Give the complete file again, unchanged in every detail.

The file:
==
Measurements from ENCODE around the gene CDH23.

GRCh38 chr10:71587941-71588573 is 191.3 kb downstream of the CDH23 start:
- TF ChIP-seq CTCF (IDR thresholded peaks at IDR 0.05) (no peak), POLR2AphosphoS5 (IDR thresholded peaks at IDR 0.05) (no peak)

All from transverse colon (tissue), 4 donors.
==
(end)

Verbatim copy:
Measurements from ENCODE around the gene CDH23.

GRCh38 chr10:71587941-71588573 is 191.3 kb downstream of the CDH23 start:
- TF ChIP-seq CTCF (IDR thresholded peaks at IDR 0.05) (no peak), POLR2AphosphoS5 (IDR thresholded peaks at IDR 0.05) (no peak)

All from transverse colon (tissue), 4 donors.